Long considered one of the holy grails of IDM, this album is in fact the debut album by both the Skam label and the duo who would become much better known as Autechre. This album was finally given a CD issue late last year, 20 years after the original vinyl, which included practically another album’s worth of unreleased material from the same period. Now this deluxe edition has been released on double vinyl as well.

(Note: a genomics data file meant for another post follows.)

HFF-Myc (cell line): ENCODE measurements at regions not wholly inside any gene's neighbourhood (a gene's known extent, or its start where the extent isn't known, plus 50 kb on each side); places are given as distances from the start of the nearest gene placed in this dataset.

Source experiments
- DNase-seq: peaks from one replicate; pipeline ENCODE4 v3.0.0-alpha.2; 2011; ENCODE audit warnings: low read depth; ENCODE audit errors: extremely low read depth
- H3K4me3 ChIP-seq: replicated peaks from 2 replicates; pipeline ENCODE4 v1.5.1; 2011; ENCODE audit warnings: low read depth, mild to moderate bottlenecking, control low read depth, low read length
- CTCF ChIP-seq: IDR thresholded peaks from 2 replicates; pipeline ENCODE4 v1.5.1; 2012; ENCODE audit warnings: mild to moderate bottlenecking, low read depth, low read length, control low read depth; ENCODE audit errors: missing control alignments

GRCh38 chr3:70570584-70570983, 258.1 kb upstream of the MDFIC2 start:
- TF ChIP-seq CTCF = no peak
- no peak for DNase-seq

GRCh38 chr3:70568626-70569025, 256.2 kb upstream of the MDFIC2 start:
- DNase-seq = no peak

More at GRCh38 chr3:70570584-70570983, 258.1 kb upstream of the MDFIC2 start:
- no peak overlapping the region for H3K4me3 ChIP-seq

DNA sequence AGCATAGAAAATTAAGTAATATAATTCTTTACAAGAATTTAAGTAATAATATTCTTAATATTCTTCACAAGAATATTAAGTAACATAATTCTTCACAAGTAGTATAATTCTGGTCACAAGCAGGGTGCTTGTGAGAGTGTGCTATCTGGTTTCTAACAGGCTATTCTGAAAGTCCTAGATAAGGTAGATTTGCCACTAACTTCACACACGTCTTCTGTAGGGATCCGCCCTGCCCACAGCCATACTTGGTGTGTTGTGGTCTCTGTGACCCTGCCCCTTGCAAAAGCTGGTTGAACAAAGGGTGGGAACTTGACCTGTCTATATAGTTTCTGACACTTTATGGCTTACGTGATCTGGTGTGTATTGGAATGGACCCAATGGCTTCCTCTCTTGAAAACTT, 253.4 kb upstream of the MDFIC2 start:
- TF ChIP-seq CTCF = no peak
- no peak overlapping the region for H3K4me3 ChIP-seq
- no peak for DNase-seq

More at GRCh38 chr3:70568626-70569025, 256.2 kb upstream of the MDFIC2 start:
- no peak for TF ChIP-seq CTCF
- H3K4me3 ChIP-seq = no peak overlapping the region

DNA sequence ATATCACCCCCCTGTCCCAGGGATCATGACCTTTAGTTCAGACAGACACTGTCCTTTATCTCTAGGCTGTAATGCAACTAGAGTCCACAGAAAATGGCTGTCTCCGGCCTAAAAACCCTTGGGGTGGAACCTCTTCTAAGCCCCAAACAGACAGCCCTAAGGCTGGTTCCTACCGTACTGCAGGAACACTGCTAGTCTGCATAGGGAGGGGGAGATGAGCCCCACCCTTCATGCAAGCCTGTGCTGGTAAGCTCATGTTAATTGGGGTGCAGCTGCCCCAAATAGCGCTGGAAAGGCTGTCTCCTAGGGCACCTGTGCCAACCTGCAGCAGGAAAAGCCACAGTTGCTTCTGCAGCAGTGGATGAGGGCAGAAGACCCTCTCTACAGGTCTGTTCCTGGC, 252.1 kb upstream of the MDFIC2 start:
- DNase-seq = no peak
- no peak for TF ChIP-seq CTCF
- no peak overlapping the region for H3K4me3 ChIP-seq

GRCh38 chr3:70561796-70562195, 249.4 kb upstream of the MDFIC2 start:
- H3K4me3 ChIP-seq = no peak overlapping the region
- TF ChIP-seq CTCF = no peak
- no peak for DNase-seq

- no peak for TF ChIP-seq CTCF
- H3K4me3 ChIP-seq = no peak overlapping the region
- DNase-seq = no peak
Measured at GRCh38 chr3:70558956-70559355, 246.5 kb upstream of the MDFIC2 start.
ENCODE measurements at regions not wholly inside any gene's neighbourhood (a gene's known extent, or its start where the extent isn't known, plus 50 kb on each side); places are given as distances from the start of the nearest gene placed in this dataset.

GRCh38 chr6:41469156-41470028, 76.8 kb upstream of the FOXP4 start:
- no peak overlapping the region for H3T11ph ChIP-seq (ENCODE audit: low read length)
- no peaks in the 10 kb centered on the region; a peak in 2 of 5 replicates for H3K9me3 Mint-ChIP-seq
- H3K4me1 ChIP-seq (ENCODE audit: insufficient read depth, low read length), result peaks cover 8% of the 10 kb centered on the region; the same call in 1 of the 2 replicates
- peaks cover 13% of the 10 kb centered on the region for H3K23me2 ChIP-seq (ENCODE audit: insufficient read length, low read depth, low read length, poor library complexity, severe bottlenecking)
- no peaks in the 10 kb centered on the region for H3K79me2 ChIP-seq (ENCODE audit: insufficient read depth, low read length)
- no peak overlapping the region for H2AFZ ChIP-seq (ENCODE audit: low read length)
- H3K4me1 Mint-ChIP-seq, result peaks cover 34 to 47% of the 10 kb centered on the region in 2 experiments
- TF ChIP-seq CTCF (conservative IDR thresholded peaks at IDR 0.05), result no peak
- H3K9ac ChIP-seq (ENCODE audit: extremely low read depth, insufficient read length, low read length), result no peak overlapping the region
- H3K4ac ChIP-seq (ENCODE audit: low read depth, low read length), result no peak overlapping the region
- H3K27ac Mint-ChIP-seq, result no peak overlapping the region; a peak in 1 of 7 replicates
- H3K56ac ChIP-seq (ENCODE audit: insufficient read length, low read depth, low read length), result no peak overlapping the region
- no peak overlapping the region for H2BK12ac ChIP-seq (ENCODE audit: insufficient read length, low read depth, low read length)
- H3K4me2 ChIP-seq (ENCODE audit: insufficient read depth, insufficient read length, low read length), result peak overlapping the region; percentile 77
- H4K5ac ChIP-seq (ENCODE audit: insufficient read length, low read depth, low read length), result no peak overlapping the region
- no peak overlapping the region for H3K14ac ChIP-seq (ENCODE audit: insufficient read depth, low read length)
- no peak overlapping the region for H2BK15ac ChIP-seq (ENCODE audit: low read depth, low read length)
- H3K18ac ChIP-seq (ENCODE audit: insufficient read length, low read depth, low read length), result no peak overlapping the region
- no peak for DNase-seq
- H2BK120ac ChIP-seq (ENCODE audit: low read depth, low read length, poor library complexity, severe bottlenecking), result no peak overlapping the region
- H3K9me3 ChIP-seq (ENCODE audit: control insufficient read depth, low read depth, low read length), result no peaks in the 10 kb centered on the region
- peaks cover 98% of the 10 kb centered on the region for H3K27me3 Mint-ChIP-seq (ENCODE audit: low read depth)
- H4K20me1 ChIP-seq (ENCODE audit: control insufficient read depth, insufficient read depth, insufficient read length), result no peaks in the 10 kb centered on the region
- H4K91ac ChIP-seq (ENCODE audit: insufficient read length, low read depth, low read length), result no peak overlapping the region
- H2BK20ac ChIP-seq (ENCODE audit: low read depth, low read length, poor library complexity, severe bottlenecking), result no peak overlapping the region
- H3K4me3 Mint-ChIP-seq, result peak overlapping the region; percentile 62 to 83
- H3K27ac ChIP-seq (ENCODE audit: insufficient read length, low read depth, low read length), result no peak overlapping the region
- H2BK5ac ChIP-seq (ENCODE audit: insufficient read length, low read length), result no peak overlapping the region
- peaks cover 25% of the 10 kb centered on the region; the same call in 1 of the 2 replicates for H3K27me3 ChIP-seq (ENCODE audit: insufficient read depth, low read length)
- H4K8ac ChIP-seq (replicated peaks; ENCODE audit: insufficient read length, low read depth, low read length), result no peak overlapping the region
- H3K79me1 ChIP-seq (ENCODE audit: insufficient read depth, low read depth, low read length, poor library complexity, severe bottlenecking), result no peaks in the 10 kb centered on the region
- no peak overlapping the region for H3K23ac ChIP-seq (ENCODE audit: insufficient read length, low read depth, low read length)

I must preface this by saying that while Autechre have a rather cultlike following of slobbering fans, I am not one of them. I acknowledge them as a truly groundbreaking band, and there’s certain tracks by them which I deeply connect with, but a lot of their material I simply don’t engage with. I would even venture to say that there’s artists that can be considered Autechre copycats whose music I enjoy more. Having said all that, there’s simply no denying that far more often than not, Autechre has simply been on a much different level than anyone else. Listening to these early recordings, it’s almost impossible to believe that these came out in 1991. Obviously I wasn’t following underground dance music when I was eight years old, but it’s hard to think of much music from that era that was using drum machines and synths as this duo did on these recordings, especially all those skittery hi-hats and staccato synth melodies. The sound quality is very lo-fi and all four sides of vinyl are presented uninterrupted without track breaks, so it has the feeling of an audio scrapbook of a couple kids experimenting and screwing around with machines in their basement, just trying to come up with the weirdest sounds imaginable. There’s some hip-hop breaks and some acid squiggles, and even a submerged Talk Talk sample, but it all ends up sounding completely original. And unlike some of Autechre’s later material, it all stays fresh and fun and exciting and never goes off the deep end into eggheaded tedium. Truly an essential listen.